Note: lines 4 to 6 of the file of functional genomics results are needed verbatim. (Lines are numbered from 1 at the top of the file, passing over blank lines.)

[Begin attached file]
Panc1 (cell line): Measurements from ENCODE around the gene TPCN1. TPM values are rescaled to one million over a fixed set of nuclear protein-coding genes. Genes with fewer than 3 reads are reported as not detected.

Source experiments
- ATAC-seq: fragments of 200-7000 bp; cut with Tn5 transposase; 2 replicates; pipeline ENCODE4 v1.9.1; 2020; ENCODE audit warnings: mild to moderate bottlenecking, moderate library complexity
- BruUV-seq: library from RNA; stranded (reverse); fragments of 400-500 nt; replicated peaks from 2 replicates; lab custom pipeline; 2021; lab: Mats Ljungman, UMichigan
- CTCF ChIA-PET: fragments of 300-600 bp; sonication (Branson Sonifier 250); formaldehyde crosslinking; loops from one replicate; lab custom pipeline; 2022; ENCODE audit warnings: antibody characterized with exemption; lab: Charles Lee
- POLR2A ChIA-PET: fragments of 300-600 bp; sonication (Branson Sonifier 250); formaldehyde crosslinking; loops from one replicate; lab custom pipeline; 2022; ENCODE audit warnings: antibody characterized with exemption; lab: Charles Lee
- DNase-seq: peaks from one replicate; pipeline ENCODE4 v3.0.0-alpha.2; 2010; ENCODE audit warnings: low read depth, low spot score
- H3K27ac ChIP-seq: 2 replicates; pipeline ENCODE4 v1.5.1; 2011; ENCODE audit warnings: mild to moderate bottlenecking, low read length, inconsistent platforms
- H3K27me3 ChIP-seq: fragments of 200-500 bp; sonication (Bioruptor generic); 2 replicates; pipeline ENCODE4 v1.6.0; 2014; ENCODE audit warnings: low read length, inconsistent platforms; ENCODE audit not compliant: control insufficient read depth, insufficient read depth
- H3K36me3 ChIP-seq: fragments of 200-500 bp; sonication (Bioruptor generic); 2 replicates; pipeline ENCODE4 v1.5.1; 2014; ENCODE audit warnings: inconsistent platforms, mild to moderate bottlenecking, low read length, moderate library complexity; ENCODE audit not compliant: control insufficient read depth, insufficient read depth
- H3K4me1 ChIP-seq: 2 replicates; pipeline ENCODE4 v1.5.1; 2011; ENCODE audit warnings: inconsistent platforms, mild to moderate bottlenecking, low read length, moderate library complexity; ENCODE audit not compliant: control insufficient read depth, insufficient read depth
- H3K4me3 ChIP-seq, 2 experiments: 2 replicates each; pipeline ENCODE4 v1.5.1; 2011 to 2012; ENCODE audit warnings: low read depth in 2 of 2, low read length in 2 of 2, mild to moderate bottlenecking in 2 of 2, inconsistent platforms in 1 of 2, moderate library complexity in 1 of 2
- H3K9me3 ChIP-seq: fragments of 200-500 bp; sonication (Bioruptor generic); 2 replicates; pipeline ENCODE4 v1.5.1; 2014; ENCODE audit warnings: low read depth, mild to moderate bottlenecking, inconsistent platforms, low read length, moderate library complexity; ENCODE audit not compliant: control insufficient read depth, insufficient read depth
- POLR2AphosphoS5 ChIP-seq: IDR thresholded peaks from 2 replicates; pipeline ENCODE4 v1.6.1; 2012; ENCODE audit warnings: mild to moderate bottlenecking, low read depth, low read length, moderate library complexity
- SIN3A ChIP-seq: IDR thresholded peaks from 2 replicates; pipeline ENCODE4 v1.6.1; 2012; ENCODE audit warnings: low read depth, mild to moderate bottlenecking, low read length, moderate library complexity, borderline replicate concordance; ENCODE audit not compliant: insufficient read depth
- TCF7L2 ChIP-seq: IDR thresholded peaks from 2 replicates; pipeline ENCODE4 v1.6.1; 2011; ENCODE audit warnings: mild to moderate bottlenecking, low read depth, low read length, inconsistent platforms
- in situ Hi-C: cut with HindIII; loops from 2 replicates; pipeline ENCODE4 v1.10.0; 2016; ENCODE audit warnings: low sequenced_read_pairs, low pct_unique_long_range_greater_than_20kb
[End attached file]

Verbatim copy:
- BruUV-seq: library from RNA; stranded (reverse); fragments of 400-500 nt; replicated peaks from 2 replicates; lab custom pipeline; 2021; lab: Mats Ljungman, UMichigan
- CTCF ChIA-PET: fragments of 300-600 bp; sonication (Branson Sonifier 250); formaldehyde crosslinking; loops from one replicate; lab custom pipeline; 2022; ENCODE audit warnings: antibody characterized with exemption; lab: Charles Lee
- POLR2A ChIA-PET: fragments of 300-600 bp; sonication (Branson Sonifier 250); formaldehyde crosslinking; loops from one replicate; lab custom pipeline; 2022; ENCODE audit warnings: antibody characterized with exemption; lab: Charles Lee